Europe’s Transformation is Underway
It’s often a little dizzying to try to decipher the details of
Europe’s attempts to survive the
euro crisis. But the outcome of the emergency meeting just
concluded in Brussels is fairly straightforward.
Germany and France wanted the members of the EU to agree to central control
of financial regulations, and what a surprise,
Britain’s David Cameron said “no”.
Spiegel Online highlights how British Prime Minister David Cameron
angered the rest of Europe by refusing to subjugate Britain’s financial sector
to the EU, even in the depths of the current crisis. From Spiegel, “Cameron’s
use of his veto has provided for much discontent within the European Parliament.
‘It was a mistake to admit the British into the European Union,’ said
Alexander Graf Lambsdorf, a prominent German MEP…’” He goes on to suggest
that unless the UK renegotiates its relationship, “the
EU will be founded anew – without Great Britain” (emphasis
added). Something like that now looks increasingly likely.
Crisis meetings involving Europe’s top leaders have become
routine news amid ongoing attempts to salvage the
euro, and for that matter the European Union. We’ve heard talk of
two-stage Europe with
some members of the EU abandoning the euro and a smaller core of
nations anchored by
the leadership of Germany and France going forward as a political and
Language describing the high level meeting that took place just
last night could hardly be more melodramatic. A
Euro Crisis Summit: The Night Europe Changed. It tells of
a dramatic move to “closer integration”, not as a result of majority sentiment,
but borne out of crisis. “…Europe’s leaders believed their project (the
euro and the EU) had ‘never been in such danger’”.
night most of Europe’s governments gave up a chunk of their sovereignty”.
But Britain did not. British Prime Minister David Cameron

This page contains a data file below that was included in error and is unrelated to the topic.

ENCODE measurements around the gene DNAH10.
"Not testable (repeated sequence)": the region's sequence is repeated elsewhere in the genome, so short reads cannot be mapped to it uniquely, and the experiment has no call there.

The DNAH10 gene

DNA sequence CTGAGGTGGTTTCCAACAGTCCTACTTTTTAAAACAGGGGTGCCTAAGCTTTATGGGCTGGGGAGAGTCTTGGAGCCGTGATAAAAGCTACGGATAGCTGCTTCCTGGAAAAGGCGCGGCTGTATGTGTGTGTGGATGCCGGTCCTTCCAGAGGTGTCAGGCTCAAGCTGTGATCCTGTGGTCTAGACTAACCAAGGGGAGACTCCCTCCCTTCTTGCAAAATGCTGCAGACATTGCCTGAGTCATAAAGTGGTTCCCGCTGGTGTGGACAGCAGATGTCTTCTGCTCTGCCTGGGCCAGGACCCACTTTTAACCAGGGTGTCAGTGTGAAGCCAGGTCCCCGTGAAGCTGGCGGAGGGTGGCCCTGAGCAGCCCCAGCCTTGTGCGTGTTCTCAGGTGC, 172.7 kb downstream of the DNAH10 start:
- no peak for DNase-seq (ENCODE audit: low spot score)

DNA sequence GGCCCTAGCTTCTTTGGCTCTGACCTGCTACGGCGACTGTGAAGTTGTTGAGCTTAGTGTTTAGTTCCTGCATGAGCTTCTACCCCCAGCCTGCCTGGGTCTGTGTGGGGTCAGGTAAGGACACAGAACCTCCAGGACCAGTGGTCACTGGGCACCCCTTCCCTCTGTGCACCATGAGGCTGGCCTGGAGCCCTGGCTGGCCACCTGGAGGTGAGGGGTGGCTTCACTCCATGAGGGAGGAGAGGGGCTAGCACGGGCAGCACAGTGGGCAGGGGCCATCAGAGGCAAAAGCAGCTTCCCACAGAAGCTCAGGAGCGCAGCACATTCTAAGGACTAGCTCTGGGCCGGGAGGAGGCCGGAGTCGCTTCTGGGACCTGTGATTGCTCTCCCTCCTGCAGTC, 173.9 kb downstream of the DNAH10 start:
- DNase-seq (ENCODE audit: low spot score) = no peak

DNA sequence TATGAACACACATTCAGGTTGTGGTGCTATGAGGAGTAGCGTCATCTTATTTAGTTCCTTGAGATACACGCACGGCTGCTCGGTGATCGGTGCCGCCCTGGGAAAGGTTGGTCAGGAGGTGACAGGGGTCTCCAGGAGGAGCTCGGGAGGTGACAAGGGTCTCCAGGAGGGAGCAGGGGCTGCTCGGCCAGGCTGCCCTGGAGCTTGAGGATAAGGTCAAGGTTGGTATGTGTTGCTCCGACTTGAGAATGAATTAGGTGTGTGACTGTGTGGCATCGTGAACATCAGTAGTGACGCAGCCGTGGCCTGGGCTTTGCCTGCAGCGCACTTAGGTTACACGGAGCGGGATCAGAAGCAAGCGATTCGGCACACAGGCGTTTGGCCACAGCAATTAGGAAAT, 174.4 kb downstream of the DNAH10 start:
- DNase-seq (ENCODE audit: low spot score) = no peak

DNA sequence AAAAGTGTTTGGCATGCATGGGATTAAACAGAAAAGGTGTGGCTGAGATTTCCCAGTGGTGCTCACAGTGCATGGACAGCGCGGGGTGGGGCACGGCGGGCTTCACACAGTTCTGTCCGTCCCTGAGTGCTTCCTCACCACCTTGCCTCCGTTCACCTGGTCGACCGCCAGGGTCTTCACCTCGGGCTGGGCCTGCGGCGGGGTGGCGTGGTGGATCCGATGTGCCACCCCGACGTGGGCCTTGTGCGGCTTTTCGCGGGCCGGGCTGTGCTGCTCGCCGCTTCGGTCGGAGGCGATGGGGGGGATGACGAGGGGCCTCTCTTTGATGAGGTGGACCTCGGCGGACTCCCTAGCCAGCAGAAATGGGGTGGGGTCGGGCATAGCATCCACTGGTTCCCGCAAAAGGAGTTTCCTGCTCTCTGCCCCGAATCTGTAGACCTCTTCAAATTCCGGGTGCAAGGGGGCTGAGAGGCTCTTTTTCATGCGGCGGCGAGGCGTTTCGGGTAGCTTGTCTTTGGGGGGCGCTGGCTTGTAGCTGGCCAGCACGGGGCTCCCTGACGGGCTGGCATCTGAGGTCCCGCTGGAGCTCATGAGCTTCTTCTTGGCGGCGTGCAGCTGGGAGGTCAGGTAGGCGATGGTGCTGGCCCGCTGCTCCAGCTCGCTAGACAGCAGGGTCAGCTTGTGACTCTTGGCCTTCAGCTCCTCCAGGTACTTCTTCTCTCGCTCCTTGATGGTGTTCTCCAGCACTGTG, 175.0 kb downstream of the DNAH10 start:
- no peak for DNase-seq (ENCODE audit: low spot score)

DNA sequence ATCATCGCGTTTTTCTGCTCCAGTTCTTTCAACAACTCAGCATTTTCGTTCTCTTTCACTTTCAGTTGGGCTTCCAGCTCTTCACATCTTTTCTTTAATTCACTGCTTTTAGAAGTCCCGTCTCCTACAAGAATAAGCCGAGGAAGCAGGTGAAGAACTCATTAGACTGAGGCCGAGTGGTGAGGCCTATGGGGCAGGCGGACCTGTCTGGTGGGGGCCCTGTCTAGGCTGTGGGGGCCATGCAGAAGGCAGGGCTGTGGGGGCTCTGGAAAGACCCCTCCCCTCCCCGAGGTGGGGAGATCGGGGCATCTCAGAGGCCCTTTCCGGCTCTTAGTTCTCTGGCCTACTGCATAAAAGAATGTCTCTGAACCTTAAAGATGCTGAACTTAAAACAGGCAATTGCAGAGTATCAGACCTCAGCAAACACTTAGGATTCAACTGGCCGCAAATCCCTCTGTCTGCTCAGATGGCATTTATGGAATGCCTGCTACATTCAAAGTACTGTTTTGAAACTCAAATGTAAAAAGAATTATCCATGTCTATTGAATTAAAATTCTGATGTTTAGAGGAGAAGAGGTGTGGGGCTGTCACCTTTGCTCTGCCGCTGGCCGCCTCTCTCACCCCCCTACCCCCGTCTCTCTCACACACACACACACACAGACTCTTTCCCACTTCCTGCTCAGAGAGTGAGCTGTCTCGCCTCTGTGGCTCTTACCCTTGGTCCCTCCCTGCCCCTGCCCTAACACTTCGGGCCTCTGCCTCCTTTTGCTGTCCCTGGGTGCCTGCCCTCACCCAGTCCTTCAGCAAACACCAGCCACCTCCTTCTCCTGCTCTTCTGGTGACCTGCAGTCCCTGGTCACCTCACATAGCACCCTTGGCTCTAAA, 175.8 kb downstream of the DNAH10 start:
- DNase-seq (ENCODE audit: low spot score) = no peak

refused to agree to the demands of Germany and France that would have given the
EU power over financial regulations in Britain. “If
there was to be a treaty change, the Prime Minister (Cameron)
wanted exemptions from some financial regulations but Germany and France would
not budge.” Reading on, it becomes clear that
Europe’s governments agreed to the new arrangement on an “inter-governmental”
basis, and not through any changes to EU treaties already in existence as
that would have required “extensive ratification” and referendum votes in
several nations, notably Britain.
As if further evidence was needed showing that Britain will
remain on the sidelines of Europe’s next phase the report says, “For
the UK this marks a fundamental change in its relationship with Europe. Never
has the UK been so on the margins.” Indications are that Britain is likely
to have to hold a referendum vote as to whether they remain attached to the EU.
So far, Prime Minister David Cameron has stifled calls for a referendum,
British sentiment is to pull out.
For that matter, polls show that the
German people are not enamored with the idea that it will fall their lot to
back more bailout loans for their undisciplined neighbors. This, along with
other factors may well lead to political changes inside Germany. It undoubtedly
accounts for the careful approach taken by
Chancellor Angela Merkel, to the dismay of EU members rattled by the
enormity of the threat to the euro.
The BBC’s dramatic assessment of the situation hints at
dangers of not just economic collapse, but of political upheaval as well. “For
the European people, they are in a closer Europe than they ever voted for.
Jean Monnet, one of the founders of the EU, said Europe would be forged in a
crisis. It has been proved so yet again.”
Garner Ted Armstrong said that Europe’s eventual configuration would likely come about as the result of economic crisis, and that Great Britain (based on Bible prophecy) would not be a part of it. As these fluid events play out in the international headlines, it is apparent that he knew exactly what he was talking about.
In summation, the articles referenced above and others like them
show that no specific measures were taken
that would provide bailouts or additional low interest loans to the worst of the
debtors. In other words the euro crisis has not been mitigated
much less solved. It was instead the undertaking of an “inter-governmental”
agreement which gives the EU (led
by Germany and France) economic authority over member nations’
internal finances. Apart from Britain all EU member states have signed on
except Sweden, Hungary and the Czech Republic.
Those three countries will not give up further sovereignty without their
parliaments approval. [Breaking
Hungry may adopt new EU deal]
Important as this is in the grand scheme of current events, chances are it will get scant attention on the nightly news. We’ll do our best to keep up with developments and apprise our readers of the historic changes underway, particularly those of prophetic importance.
The Garner Ted Armstrong Evangelistic Association